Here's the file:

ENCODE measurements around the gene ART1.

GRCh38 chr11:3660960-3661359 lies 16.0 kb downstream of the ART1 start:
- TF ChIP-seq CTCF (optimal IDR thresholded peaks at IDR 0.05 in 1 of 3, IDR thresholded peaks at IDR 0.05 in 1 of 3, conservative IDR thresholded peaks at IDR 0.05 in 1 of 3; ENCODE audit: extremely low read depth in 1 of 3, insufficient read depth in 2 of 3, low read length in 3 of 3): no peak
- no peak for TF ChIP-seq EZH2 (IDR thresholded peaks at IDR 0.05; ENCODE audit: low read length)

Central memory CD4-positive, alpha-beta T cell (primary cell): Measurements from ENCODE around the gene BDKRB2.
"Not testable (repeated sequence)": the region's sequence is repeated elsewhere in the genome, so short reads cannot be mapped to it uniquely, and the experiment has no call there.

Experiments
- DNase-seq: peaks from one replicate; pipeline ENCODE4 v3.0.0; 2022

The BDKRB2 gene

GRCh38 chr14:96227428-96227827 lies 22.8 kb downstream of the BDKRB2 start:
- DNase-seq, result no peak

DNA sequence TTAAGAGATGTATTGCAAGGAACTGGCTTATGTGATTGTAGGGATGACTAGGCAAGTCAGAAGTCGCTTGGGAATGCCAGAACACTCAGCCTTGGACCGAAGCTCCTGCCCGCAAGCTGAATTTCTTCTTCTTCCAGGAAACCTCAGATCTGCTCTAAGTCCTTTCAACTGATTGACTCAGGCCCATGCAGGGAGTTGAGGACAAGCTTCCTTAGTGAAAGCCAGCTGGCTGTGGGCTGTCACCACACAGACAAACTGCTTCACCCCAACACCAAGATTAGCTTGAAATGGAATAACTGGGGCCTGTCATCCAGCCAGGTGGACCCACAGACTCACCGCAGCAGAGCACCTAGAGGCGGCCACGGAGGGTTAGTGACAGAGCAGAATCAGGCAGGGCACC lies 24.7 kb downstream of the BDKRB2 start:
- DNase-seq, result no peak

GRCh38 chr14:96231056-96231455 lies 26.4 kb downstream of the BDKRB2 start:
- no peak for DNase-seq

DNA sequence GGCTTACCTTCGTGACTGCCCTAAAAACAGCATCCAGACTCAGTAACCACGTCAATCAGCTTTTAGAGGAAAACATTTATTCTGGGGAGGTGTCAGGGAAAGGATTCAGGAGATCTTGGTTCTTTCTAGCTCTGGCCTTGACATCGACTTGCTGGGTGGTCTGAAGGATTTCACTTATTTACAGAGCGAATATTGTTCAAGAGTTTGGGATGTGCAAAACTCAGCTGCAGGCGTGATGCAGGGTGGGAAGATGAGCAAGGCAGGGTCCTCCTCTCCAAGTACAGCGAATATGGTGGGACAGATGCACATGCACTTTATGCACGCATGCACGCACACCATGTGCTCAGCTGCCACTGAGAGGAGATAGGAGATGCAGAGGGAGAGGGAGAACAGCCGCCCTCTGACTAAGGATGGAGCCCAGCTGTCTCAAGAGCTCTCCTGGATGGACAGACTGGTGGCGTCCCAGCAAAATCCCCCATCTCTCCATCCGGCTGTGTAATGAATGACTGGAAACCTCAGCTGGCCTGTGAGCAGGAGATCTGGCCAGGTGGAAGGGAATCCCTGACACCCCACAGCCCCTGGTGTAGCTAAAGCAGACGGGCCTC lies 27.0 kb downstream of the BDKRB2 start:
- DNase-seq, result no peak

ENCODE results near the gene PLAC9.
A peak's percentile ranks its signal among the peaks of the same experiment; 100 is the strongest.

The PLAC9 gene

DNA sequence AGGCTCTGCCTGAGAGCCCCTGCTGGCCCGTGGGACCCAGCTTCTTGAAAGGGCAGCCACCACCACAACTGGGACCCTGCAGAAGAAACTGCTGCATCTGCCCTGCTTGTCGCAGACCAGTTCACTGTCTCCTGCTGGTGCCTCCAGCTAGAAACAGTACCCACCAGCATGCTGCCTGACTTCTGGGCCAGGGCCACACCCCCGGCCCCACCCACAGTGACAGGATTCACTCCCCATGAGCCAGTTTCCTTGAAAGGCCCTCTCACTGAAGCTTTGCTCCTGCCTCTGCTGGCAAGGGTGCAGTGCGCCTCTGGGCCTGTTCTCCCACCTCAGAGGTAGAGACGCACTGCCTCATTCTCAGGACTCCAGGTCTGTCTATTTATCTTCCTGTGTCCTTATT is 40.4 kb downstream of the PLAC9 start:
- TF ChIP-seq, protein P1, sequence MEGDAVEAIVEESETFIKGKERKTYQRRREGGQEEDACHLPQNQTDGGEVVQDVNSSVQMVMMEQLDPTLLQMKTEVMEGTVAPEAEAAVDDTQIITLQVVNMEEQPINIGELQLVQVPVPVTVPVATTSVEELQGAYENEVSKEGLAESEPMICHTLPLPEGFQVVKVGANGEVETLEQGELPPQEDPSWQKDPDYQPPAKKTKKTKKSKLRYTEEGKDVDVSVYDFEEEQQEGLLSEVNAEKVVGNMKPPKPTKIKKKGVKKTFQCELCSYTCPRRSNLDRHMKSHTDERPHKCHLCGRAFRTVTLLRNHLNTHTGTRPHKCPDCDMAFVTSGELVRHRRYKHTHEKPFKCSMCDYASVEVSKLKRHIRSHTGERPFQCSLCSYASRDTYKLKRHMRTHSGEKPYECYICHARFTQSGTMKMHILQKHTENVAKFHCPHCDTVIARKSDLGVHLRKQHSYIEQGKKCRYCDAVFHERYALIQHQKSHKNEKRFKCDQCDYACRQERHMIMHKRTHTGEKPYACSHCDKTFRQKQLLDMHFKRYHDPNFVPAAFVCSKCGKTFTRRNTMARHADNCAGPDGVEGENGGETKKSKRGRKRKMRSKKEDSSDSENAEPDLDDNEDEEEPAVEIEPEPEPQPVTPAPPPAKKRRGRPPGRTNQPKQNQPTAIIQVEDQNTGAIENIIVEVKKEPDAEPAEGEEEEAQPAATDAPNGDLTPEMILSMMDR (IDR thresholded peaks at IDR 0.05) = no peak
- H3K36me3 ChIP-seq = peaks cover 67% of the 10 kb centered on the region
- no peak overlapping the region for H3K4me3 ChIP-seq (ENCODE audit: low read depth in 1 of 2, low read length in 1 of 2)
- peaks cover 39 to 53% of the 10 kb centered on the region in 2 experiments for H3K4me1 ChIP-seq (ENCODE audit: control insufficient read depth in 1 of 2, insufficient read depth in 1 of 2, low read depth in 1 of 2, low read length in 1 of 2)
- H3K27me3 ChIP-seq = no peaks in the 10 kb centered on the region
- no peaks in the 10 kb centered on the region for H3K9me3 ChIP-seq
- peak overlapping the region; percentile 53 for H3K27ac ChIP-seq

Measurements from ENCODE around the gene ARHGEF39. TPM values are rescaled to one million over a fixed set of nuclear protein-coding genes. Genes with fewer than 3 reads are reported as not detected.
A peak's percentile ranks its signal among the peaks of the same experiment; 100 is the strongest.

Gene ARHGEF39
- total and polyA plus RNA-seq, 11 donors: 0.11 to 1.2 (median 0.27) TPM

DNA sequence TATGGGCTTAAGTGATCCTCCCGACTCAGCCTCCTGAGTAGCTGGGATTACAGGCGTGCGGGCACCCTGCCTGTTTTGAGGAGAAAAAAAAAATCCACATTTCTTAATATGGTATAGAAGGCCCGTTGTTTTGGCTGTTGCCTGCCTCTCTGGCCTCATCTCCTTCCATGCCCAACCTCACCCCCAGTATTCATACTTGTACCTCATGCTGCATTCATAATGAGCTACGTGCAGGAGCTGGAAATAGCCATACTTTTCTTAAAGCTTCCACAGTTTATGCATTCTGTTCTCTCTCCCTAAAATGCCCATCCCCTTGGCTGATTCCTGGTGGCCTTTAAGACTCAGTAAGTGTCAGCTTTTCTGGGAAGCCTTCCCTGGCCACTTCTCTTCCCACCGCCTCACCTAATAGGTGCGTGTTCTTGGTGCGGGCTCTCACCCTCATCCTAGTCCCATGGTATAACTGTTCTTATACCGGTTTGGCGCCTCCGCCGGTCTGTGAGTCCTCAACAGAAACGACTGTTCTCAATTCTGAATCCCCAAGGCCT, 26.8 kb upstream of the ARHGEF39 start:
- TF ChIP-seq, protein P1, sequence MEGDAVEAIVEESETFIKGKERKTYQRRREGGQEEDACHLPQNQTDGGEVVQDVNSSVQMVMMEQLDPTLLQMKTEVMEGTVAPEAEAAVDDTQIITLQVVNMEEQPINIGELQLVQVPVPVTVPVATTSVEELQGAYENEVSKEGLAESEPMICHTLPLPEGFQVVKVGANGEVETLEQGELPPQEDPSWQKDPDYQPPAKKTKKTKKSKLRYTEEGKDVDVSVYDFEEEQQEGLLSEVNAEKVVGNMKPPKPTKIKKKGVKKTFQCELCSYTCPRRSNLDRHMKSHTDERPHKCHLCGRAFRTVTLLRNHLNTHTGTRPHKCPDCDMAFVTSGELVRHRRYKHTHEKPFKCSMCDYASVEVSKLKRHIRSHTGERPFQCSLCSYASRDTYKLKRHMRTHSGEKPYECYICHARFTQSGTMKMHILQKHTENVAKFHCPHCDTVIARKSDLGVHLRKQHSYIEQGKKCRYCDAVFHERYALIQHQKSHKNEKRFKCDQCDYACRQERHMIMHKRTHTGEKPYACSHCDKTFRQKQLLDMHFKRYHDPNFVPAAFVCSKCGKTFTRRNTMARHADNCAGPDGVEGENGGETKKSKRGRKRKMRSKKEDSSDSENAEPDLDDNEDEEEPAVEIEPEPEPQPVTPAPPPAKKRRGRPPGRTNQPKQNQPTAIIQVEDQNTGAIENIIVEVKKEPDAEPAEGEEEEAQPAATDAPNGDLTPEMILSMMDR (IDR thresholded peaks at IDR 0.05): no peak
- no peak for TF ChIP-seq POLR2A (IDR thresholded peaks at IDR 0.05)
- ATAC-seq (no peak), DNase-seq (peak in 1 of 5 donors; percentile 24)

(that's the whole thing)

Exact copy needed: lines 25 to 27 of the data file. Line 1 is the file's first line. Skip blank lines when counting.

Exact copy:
- peaks cover 39 to 53% of the 10 kb centered on the region in 2 experiments for H3K4me1 ChIP-seq (ENCODE audit: control insufficient read depth in 1 of 2, insufficient read depth in 1 of 2, low read depth in 1 of 2, low read length in 1 of 2)
- H3K27me3 ChIP-seq = no peaks in the 10 kb centered on the region
- no peaks in the 10 kb centered on the region for H3K9me3 ChIP-seq